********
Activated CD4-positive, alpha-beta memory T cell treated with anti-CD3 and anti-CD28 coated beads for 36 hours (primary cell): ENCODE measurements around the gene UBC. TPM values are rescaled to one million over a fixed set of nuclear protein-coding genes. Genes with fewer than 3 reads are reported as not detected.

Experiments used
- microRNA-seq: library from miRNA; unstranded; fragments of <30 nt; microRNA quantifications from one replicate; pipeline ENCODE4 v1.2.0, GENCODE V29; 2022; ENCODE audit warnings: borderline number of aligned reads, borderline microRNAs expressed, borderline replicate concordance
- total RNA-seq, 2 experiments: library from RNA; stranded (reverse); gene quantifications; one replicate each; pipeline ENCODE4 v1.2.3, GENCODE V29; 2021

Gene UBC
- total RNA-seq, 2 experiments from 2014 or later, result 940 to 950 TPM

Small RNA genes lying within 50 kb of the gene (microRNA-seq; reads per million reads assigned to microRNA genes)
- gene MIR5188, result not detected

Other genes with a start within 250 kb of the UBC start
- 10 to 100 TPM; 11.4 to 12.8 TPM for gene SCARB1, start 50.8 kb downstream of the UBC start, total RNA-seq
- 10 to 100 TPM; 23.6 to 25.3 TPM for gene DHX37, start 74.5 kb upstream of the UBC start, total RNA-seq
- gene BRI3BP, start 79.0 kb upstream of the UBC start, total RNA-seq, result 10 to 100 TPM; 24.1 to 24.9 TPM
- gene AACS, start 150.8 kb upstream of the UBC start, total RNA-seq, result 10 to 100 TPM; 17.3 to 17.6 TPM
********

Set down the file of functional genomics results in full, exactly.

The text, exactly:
Activated CD4-positive, alpha-beta memory T cell treated with anti-CD3 and anti-CD28 coated beads for 36 hours (primary cell): ENCODE measurements around the gene UBC. TPM values are rescaled to one million over a fixed set of nuclear protein-coding genes. Genes with fewer than 3 reads are reported as not detected.

Experiments used
- microRNA-seq: library from miRNA; unstranded; fragments of <30 nt; microRNA quantifications from one replicate; pipeline ENCODE4 v1.2.0, GENCODE V29; 2022; ENCODE audit warnings: borderline number of aligned reads, borderline microRNAs expressed, borderline replicate concordance
- total RNA-seq, 2 experiments: library from RNA; stranded (reverse); gene quantifications; one replicate each; pipeline ENCODE4 v1.2.3, GENCODE V29; 2021

Gene UBC
- total RNA-seq, 2 experiments from 2014 or later, result 940 to 950 TPM

Small RNA genes lying within 50 kb of the gene (microRNA-seq; reads per million reads assigned to microRNA genes)
- gene MIR5188, result not detected

Other genes with a start within 250 kb of the UBC start
- 10 to 100 TPM; 11.4 to 12.8 TPM for gene SCARB1, start 50.8 kb downstream of the UBC start, total RNA-seq
- 10 to 100 TPM; 23.6 to 25.3 TPM for gene DHX37, start 74.5 kb upstream of the UBC start, total RNA-seq
- gene BRI3BP, start 79.0 kb upstream of the UBC start, total RNA-seq, result 10 to 100 TPM; 24.1 to 24.9 TPM
- gene AACS, start 150.8 kb upstream of the UBC start, total RNA-seq, result 10 to 100 TPM; 17.3 to 17.6 TPM